People who are obese have a higher risk of type-2 diabetes, high blood pressure, high cholesterol and triglycerides, coronary heart disease and stroke. A recent study suggests that taking prebiotic and synbiotic supplements may help overweight and obese people improve their cholesterol and triglyceride levels.
Prebiotics are nondigestible carbohydrates that act as food for probiotics. Probiotics are bacteria that are similar to beneficial microorganisms found in the human gut. Synbiotics are a combination of prebiotics and probiotics.
For this study, researchers examined data from 13 clinical trials that included 513 overweight and obese adults. Nine of those trials included prebiotics and the other four looked at synbiotics.
The researchers found that taking prebiotic supplements was associated with lower LDL and total cholesterol levels as well as improved triglyceride and HDL levels in obese people with diabetes. The synbiotics, however, were only associated with lower fasting insulin levels and lower triglyceride concentrations.
Researchers from the Federal University of Santa Catarina in Brazil conducted the study. It was published online ahead of print on October 20, 2014, in Clinical Nutrition.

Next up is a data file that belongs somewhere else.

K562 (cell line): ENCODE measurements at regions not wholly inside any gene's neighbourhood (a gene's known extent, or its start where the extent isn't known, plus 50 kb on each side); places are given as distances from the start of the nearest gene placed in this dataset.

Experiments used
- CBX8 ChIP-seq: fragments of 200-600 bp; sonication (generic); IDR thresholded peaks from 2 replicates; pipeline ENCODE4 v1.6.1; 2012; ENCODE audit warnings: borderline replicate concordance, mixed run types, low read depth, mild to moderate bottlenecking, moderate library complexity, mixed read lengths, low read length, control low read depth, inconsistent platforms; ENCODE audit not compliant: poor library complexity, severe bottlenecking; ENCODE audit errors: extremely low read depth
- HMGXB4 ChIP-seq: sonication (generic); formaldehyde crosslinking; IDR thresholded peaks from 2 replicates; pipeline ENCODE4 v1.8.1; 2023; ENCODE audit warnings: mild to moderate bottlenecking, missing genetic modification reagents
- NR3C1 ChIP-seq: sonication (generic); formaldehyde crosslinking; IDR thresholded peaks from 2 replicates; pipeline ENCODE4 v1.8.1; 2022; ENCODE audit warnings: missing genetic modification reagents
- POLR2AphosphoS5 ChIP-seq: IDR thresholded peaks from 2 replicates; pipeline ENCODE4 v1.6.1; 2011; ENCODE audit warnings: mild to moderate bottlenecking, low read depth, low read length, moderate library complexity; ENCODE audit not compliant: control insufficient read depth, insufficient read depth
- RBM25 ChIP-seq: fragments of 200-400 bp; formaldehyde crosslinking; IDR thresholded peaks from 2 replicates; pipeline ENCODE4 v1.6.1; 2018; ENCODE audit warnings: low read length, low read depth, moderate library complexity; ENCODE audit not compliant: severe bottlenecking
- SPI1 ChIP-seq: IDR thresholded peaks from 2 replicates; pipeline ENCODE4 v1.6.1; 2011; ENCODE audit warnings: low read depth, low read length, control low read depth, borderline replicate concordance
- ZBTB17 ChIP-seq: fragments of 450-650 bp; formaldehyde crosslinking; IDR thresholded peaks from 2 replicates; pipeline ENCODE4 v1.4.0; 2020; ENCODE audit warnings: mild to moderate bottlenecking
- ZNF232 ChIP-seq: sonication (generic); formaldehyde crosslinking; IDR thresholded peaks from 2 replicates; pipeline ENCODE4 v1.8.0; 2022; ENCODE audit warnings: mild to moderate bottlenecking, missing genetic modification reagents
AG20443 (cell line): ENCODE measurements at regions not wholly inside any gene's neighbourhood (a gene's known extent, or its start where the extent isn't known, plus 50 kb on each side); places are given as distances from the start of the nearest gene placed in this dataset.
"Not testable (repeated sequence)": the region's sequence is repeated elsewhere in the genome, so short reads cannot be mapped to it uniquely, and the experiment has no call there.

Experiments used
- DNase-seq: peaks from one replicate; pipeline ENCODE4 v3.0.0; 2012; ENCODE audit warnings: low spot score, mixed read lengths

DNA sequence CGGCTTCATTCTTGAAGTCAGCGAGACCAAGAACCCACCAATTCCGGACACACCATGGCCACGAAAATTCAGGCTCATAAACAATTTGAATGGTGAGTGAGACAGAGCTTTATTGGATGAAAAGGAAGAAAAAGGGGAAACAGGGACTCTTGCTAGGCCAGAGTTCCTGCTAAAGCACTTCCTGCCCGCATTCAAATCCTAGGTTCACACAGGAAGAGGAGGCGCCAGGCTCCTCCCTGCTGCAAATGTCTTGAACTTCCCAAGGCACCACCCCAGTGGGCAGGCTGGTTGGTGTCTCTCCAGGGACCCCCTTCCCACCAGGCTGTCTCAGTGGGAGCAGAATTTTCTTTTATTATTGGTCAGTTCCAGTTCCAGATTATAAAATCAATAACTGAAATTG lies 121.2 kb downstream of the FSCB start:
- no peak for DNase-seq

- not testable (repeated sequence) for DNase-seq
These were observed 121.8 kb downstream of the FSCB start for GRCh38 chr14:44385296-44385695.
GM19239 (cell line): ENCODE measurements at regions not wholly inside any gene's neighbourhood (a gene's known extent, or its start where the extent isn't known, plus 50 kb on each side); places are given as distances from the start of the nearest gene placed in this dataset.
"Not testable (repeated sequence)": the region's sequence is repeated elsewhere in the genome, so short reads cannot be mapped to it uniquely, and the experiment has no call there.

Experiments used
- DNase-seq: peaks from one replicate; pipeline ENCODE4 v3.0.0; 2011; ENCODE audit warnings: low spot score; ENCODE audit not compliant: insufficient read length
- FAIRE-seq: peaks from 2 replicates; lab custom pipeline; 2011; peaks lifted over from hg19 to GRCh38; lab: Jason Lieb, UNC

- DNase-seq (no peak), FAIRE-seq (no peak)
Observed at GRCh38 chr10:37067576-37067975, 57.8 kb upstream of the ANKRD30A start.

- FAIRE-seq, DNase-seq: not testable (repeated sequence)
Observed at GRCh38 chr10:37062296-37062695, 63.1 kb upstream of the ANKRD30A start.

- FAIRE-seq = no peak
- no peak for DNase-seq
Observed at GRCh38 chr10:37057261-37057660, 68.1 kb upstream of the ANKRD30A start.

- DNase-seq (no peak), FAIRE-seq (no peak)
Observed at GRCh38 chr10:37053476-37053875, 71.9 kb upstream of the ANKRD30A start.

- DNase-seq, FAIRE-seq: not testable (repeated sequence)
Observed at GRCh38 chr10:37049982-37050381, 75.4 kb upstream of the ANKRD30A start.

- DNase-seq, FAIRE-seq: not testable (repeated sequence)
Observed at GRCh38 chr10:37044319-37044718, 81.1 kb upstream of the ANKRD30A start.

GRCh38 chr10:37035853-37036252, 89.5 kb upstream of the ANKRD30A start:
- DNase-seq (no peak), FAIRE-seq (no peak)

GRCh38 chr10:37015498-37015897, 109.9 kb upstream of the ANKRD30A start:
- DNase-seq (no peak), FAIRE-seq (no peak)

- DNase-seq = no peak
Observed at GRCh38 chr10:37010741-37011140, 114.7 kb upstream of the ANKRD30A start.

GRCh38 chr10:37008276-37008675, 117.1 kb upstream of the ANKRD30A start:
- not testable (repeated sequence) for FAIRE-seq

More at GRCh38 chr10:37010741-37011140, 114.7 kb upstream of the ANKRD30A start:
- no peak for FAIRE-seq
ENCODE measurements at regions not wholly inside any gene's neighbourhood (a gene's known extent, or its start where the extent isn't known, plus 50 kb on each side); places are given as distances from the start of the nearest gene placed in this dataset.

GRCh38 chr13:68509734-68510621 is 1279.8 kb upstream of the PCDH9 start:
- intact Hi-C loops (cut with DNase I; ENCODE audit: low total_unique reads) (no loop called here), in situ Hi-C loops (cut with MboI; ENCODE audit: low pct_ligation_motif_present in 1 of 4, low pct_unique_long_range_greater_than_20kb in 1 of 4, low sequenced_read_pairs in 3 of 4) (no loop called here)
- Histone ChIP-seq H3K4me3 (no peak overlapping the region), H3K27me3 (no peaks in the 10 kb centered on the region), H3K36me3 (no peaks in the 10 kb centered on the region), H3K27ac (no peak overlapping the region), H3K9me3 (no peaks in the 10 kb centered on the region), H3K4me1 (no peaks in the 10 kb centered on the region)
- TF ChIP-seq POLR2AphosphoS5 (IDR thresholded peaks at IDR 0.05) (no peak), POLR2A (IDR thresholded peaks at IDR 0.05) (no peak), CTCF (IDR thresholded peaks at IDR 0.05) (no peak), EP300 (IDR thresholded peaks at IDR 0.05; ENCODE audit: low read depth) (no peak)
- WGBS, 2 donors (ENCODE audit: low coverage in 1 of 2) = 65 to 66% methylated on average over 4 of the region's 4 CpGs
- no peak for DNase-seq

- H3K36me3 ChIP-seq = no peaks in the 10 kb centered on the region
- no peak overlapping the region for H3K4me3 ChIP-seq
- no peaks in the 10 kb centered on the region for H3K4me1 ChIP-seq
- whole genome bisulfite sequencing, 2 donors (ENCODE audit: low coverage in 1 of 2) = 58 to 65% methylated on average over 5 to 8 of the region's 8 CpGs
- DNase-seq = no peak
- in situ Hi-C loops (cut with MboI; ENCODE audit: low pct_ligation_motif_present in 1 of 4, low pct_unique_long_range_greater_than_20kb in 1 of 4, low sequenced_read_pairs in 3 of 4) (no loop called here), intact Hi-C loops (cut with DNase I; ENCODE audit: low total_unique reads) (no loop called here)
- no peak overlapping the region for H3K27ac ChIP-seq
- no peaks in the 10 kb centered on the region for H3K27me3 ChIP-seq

While probiotics are most commonly linked to improving digestion and gut health, they have also been shown to have other health benefits, including a stronger immune system, and a reduced risk of chronic disease.
Probiotics can be found naturally in many foods, such as yogurt, milk and sauerkraut. You may also consider taking a high quality supplement but make sure it is packaged to block light, air and moisture, which can easily kill probiotics.
High triglyceride levels are associated with a higher risk of developing heart disease. A recent study suggests that taking vitamin D supplements may help lower triglyceride levels in post-menopausal women with type-2 diabetes.
Participants in the study included 99 women with type-2 diabetes who took either 4,000 IU of vitamin D or a placebo daily for six months. At the conclusion of the study, the supplement group had higher blood levels of vitamin D and also lower levels of triglycerides, when compared with the placebo group.
While there were no changes in cholesterol levels, the researchers did note a non-significant association between vitamin D supplementation and HDL (or good cholesterol) levels.
Researchers from Mexicos National Institute of Public Health conducted the study. It was published online ahead of print on October 13, 2014, in Clinical Nutrition.
Previous studies have associated vitamin D with reducing the risk of skin damage, reducing the risk of osteoporosis, combating diabetes, and improving age related macular degeneration.
Vitamin D can be found in milk, fortified cereals, fish, and eggs. Your body also processes vitamin D from the sun but it becomes harder for our bodies to process it as we age. A high quality vitamin D supplement is always a good option if you feel that youre not getting enough through diet and sun.